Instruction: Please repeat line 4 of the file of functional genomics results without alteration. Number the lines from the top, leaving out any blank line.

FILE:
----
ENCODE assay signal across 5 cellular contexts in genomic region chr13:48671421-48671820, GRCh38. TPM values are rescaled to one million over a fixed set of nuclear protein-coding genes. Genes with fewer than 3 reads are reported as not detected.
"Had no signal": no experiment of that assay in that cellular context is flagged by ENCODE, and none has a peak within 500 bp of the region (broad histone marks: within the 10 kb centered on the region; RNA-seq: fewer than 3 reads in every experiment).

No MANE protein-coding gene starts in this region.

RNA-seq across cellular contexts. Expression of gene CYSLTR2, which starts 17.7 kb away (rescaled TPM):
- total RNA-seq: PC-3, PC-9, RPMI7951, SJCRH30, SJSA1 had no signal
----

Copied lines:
RNA-seq across cellular contexts. Expression of gene CYSLTR2, which starts 17.7 kb away (rescaled TPM):